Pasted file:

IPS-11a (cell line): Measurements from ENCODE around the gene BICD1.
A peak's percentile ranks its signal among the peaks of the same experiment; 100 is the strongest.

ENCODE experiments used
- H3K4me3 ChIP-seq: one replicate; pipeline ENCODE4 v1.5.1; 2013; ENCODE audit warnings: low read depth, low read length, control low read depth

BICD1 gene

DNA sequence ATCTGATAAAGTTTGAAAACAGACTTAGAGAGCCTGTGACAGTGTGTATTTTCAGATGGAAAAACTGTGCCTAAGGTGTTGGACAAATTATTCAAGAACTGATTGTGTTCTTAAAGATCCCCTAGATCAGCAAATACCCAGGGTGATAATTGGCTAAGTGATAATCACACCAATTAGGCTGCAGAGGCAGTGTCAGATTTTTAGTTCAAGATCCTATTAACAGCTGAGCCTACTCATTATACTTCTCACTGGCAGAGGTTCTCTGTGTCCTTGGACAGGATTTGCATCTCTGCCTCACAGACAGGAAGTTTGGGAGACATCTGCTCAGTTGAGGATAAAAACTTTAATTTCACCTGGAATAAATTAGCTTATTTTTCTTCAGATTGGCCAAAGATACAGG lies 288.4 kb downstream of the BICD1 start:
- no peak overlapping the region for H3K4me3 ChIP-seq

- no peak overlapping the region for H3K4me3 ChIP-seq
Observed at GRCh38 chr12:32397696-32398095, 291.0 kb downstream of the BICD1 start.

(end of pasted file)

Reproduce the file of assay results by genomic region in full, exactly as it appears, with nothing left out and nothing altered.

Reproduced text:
IPS-11a (cell line): Measurements from ENCODE around the gene BICD1.
A peak's percentile ranks its signal among the peaks of the same experiment; 100 is the strongest.

ENCODE experiments used
- H3K4me3 ChIP-seq: one replicate; pipeline ENCODE4 v1.5.1; 2013; ENCODE audit warnings: low read depth, low read length, control low read depth

BICD1 gene

DNA sequence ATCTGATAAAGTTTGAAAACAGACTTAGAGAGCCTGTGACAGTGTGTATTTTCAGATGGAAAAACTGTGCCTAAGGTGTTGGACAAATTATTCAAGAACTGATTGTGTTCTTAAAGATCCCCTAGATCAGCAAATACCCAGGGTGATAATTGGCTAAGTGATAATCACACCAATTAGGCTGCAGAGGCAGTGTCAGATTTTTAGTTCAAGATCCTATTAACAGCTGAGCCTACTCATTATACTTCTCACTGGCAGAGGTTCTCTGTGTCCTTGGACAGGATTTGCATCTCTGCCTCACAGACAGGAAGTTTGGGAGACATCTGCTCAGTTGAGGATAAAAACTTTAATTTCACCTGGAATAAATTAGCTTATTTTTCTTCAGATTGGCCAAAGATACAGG lies 288.4 kb downstream of the BICD1 start:
- no peak overlapping the region for H3K4me3 ChIP-seq

- no peak overlapping the region for H3K4me3 ChIP-seq
Observed at GRCh38 chr12:32397696-32398095, 291.0 kb downstream of the BICD1 start.